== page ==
Immigration and the future in super-diverse Auckland
What does it mean to live in a rapidly growing, super-diverse city where 40 per cent of residents were born overseas
while others are more at home with the time when diversity was negligible?
Weighing up the value of ethnic diversity alongside the volume of immigration to Auckland’s character and its future
prosperity is a vexed and complex issue – one that is top of mind for many who dwell in the country’s sprawling
metropolis, according to a new report by Massey University sociologists.
A public forum, hosted by an ethnically diverse panel with a breadth of experience in this area, aims to broaden and
shed light on the debate about immigration numbers, as well as how both recent arrivals and born-and-bred residents
cultivate a sense of belonging.
The June 6 public discussion,Talking ethnic diversity and immigration in Tamaki Makaurau, is being hosted by the
Auckland Knowledge Exchange Hub and RIMU (Auckland Council’s Research and Evaluation Unit) – a joint venture between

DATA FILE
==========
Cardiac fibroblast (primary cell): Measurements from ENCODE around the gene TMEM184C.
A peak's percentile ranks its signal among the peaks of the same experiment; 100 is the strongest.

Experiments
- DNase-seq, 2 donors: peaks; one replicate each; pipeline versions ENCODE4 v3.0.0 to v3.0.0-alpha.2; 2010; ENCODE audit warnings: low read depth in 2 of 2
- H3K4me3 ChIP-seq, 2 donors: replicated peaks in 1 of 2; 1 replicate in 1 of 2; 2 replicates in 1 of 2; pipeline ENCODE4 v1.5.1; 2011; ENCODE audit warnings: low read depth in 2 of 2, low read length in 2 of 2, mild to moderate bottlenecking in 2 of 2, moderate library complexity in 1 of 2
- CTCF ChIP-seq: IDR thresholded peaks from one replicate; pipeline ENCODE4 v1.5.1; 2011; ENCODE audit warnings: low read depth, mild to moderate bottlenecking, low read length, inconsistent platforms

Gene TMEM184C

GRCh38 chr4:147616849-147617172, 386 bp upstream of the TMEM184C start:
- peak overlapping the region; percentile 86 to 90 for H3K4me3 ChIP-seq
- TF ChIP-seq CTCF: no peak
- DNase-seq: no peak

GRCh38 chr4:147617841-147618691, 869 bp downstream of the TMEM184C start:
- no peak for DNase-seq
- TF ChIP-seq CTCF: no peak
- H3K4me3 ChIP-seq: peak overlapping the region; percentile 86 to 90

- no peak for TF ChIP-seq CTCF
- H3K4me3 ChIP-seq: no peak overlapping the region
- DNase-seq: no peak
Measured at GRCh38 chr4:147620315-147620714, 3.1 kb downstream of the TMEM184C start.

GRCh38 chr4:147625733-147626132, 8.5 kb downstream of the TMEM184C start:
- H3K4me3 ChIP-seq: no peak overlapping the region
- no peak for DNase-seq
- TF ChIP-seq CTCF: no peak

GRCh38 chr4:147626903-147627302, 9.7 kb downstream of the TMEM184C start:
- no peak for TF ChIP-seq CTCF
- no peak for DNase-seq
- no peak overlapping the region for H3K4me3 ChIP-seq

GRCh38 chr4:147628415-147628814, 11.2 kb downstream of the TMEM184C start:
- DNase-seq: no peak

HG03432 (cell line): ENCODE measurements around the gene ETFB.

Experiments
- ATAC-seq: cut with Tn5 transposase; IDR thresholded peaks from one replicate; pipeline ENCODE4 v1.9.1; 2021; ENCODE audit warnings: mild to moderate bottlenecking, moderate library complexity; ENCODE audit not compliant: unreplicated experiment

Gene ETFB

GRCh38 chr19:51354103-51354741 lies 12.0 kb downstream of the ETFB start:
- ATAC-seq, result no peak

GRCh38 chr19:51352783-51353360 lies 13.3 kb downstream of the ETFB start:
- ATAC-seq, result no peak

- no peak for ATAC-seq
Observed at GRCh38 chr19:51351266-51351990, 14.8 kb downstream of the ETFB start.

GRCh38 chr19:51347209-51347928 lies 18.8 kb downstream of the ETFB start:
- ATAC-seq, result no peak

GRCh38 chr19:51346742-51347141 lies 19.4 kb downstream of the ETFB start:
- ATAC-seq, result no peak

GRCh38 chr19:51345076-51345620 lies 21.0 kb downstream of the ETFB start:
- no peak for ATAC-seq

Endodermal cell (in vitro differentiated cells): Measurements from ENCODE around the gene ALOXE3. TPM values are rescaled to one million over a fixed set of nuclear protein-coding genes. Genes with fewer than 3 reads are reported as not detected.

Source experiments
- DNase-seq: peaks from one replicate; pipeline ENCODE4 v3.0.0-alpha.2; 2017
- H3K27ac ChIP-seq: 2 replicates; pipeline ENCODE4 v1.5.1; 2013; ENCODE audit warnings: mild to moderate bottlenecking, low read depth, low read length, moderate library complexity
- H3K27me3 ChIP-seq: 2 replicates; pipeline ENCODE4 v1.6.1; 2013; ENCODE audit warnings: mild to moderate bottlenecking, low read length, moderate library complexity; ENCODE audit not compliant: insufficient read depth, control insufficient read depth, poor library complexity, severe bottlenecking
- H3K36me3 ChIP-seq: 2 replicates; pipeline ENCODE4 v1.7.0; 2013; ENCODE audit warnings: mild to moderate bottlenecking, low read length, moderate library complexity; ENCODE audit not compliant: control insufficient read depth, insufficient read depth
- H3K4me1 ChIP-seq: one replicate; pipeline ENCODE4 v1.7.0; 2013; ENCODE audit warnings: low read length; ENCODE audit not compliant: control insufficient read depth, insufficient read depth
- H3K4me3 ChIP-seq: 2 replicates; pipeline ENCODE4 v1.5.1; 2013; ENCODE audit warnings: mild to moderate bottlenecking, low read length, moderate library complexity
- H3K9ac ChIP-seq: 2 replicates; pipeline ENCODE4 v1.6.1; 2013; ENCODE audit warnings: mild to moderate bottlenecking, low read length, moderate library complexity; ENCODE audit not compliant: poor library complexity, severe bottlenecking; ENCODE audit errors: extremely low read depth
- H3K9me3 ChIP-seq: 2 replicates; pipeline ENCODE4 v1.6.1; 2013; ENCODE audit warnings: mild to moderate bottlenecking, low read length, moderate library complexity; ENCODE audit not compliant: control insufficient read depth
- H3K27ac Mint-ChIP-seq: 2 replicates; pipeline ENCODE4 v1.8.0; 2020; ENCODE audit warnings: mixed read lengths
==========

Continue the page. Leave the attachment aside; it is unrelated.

Massey University and Auckland Council.
The event was planned after researchers from Massey’s School of People, Environment and Planning, Associate Professor
Ann Dupuis and Dr Trudie Cain, canvassed recent media coverage and readers’ responses to articles published in 2016
about ‘ethnic diversity’ and ‘immigration’ and wrote a report. The panel will speak on three themes that emerged from
their work, followed by a Q session.
They will tackle gnarly questions such as: Can Brexit/Trump happen here? When is enough enough? And what does it mean to
belong to this place?
Date: Tuesday 6 June 2017
Venue: Upper NZI Rooms, Aotea Centre, Queen St
Time: 5.00 – 7.00 pm - Drinks and nibbles served from 5.00-5.30pm